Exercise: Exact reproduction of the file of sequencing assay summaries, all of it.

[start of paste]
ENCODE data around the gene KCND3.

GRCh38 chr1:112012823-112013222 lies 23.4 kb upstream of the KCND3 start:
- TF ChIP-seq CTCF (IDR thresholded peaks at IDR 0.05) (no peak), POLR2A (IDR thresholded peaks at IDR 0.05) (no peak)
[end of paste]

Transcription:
ENCODE data around the gene KCND3.

GRCh38 chr1:112012823-112013222 lies 23.4 kb upstream of the KCND3 start:
- TF ChIP-seq CTCF (IDR thresholded peaks at IDR 0.05) (no peak), POLR2A (IDR thresholded peaks at IDR 0.05) (no peak)